Known for his work on the cultural transmission of the intellectual heritage of Greek antiquity to the worlds of Islamicate civilization, Kraemer was best known for his authoritative biography on the 12th-century prophet Maimonides-a topic he first began studying at age 14.
The John Henry Barrows Professor Emeritus in the Divinity School, Kraemer died Oct. 11 in Chicago after a protracted illness.
"His teaching and scholarship were marked by a nigh-devotional reverence for the written and spoken word. His religious sensibilities were in particular evidenced in his love of Arabic," said Paul Mendes-Flohr, the Dorothy Grant Maclear Professor of Modern Jewish History and Thought in the Divinity School. "In our casual perambulations about the Quad, he would often stop and recite for me Arabic poetry, fully cognizant that my knowledge of the language is rudimentary at best. He urged me to listen and appreciate the ’supernal music’ of Arabic."
Kraemer was deeply learned in many fields, from Talmudic to Arabic philosophy, and his book Maimonides: The Life and World of One of Civilization’s Greatest Minds was a National Book Critics Circle finalist (in Criticism) for 2008. A festschrift in his honor, Adaptations and Innovations: Studies on the Interaction between Jewish and Islamic Thought and Literature from the Early Middle Ages to the Late Twentieth Century , appeared in 2007.
In addition to being a professor of Jewish studies, Kraemer served on the Committee on Jewish Studies, the Committee on Social Thought and the Center for Middle Eastern Studies.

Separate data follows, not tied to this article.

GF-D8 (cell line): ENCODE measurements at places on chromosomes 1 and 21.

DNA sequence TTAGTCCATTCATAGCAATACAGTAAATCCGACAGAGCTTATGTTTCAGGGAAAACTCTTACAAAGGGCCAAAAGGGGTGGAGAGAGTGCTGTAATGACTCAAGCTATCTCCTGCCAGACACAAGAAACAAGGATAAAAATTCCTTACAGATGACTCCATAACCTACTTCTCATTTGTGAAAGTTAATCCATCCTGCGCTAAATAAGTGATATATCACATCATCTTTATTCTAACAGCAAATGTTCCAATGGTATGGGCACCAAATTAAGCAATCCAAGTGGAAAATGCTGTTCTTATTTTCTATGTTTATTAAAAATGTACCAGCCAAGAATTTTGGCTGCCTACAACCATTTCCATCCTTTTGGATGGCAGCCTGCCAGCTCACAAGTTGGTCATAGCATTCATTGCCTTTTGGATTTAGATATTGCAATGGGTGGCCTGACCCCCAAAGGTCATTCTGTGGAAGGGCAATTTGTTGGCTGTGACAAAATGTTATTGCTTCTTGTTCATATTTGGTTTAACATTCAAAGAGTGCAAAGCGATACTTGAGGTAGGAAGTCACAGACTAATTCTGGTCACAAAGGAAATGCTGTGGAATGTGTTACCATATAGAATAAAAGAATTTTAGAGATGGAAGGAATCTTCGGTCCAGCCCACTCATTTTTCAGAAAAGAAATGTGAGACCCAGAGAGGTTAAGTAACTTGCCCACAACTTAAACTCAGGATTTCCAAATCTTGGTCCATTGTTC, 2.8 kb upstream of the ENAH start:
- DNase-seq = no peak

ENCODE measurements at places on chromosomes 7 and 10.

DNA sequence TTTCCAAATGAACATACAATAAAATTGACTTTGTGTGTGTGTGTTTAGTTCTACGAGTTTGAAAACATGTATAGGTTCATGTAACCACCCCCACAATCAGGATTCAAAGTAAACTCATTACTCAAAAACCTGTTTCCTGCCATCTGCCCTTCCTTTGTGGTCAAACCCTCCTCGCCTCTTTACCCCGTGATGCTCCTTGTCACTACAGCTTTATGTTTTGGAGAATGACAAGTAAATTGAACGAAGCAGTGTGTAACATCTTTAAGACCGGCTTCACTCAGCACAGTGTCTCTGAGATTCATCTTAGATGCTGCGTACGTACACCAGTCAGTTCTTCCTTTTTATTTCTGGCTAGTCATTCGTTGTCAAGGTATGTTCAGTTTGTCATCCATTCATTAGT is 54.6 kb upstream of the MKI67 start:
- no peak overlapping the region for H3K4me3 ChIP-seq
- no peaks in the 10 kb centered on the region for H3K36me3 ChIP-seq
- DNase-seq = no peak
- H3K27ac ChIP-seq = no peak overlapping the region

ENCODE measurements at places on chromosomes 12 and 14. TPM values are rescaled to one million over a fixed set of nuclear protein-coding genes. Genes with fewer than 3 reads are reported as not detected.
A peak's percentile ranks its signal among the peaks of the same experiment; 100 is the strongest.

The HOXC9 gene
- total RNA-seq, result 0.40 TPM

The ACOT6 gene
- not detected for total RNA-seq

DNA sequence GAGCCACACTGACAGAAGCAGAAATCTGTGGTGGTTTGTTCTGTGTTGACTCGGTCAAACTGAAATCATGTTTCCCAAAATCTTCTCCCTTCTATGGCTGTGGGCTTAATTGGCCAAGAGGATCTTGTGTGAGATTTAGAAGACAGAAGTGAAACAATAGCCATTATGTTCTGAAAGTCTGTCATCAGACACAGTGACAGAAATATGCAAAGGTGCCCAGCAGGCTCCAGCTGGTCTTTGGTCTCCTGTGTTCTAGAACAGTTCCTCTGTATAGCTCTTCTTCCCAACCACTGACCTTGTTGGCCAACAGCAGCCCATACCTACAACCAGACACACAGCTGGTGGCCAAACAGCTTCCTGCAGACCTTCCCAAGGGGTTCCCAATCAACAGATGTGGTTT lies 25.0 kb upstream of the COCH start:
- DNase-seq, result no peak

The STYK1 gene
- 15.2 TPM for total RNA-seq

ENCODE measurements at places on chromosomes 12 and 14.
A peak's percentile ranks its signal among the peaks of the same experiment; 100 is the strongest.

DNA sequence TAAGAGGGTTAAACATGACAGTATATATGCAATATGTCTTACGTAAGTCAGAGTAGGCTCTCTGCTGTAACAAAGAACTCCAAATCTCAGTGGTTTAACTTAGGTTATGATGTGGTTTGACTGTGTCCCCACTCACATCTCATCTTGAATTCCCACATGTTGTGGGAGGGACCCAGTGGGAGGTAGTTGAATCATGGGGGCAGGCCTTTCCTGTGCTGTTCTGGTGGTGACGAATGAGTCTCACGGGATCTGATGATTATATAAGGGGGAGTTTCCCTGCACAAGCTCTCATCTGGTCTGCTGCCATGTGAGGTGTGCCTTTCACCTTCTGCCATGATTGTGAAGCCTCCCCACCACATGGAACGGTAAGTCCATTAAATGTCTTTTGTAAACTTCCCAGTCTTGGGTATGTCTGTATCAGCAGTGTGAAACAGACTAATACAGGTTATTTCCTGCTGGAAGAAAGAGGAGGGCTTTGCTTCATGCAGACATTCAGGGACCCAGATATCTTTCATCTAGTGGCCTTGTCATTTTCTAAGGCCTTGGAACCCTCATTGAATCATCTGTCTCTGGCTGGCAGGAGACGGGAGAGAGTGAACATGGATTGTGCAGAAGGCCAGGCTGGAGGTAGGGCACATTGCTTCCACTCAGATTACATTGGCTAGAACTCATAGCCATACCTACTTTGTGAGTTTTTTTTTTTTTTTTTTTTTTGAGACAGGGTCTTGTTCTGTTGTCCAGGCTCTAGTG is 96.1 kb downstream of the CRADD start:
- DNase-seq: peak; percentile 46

Kraemer was born in New Jersey and was educated at Rutgers University, the Jewish Theological Seminary and Yale University. Well known among his published books are Humanism in the Renaissance of Islam and Philosophy in the Renaissance of Islam . His more recent interests concerned the interplay of cultural and religious themes within Islam and Judaica. He was engaged in research on Judeo-Arabic manuscripts in the Cairo genizah and explored women’s letters from the genizah as part of a comprehensive study of Jewish women in the world of Islam. He also investigated Maimonides’ life and works in their Islamic context, such as in a book he edited, Perspectives on Maimonides: Philosophical and Historical Studie s.
"Some of my fondest memories of the Divinity School involve conversations with Joel Kraemer," said Ellen Haskell, PhD’05, the Herman & Zelda Bernard Distinguished Professor of Jewish Studies at the University of North Carolina, Greensboro. "He was an amazingly caring teacher who always made extra time to speak with students. His embrace of new academic technologies served as both a guide and an inspiration, while remaining grounded in an intimate knowledge of historical detail that brought his subjects to life."
Kraemer also held appointments at the Jewish Theological Seminary, Yale University and Tel Aviv University in Israel. Among other honors, he was a fellow of the American Academy for Jewish Research.
--Article first appeared on the Divinity School website.
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